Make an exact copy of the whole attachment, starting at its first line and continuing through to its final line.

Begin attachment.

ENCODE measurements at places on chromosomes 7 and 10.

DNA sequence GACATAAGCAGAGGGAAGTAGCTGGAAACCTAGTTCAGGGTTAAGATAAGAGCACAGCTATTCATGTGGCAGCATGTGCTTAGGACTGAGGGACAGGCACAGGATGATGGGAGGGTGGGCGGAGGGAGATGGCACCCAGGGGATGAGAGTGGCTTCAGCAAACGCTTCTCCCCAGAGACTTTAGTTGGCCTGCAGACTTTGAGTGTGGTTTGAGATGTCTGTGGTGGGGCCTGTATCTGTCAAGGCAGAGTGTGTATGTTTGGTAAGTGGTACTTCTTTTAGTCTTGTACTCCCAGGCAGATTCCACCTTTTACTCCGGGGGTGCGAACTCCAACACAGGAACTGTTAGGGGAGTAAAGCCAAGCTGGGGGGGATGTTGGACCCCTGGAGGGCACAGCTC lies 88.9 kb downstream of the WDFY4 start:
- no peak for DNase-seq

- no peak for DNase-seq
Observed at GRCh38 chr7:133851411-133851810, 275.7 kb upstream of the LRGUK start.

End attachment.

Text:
ENCODE measurements at places on chromosomes 7 and 10.

DNA sequence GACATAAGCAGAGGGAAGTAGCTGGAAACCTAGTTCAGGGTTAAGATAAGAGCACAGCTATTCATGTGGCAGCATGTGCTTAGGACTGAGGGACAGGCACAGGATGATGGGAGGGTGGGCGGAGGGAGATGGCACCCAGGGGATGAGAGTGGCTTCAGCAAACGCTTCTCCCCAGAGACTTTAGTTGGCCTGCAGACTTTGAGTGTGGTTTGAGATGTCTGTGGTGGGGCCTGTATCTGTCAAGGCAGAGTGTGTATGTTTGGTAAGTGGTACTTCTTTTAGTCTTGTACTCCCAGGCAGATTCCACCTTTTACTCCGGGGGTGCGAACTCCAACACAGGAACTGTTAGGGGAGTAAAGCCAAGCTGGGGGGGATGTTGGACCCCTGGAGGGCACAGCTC lies 88.9 kb downstream of the WDFY4 start:
- no peak for DNase-seq

- no peak for DNase-seq
Observed at GRCh38 chr7:133851411-133851810, 275.7 kb upstream of the LRGUK start.